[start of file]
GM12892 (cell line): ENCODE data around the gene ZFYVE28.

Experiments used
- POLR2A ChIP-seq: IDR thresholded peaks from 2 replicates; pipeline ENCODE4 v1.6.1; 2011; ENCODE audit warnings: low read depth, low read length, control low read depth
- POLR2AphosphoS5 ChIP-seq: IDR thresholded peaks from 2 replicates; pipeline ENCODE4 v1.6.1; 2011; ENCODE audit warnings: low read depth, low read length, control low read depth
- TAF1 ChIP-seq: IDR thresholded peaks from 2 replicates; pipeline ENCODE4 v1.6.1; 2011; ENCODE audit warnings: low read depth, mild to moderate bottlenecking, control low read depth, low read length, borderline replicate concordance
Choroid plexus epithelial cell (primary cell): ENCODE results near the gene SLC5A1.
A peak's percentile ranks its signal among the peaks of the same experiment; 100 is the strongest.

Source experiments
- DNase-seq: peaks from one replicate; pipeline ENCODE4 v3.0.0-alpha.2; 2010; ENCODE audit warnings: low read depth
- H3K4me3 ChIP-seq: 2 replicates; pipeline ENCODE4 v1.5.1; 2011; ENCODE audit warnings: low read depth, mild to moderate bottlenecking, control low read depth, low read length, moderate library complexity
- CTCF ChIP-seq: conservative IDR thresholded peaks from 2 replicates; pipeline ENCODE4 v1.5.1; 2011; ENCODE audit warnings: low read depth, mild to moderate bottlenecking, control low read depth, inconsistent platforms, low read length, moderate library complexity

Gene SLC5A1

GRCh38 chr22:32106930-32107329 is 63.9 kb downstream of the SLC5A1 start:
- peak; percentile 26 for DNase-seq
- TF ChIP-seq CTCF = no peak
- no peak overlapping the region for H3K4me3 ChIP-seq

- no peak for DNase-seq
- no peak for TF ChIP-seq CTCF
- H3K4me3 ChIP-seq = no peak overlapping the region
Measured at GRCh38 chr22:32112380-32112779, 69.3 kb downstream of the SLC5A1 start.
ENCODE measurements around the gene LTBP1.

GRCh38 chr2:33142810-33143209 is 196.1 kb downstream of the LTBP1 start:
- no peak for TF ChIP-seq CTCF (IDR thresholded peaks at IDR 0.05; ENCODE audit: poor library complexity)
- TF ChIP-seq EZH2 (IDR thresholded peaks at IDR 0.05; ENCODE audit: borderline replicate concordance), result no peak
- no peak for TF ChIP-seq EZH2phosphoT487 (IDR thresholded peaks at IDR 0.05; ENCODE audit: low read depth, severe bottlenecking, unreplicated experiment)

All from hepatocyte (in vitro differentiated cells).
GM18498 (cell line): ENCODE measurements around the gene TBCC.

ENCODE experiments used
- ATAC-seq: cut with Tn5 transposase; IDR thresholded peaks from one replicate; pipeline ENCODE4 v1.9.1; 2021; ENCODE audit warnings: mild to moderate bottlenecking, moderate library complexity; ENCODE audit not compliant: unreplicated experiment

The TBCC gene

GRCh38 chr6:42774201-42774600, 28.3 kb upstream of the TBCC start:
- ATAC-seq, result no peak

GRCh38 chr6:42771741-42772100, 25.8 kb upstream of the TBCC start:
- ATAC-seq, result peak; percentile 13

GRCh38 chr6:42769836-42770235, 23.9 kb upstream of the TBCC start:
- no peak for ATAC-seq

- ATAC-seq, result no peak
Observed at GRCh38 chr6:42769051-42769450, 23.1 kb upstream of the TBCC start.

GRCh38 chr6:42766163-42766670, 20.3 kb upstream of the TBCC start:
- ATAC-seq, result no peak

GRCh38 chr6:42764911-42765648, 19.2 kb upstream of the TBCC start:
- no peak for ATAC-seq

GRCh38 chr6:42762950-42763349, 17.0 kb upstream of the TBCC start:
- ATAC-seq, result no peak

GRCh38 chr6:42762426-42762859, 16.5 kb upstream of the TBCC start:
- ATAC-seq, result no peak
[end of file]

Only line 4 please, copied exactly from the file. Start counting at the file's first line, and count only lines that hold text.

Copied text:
- POLR2AphosphoS5 ChIP-seq: IDR thresholded peaks from 2 replicates; pipeline ENCODE4 v1.6.1; 2011; ENCODE audit warnings: low read depth, low read length, control low read depth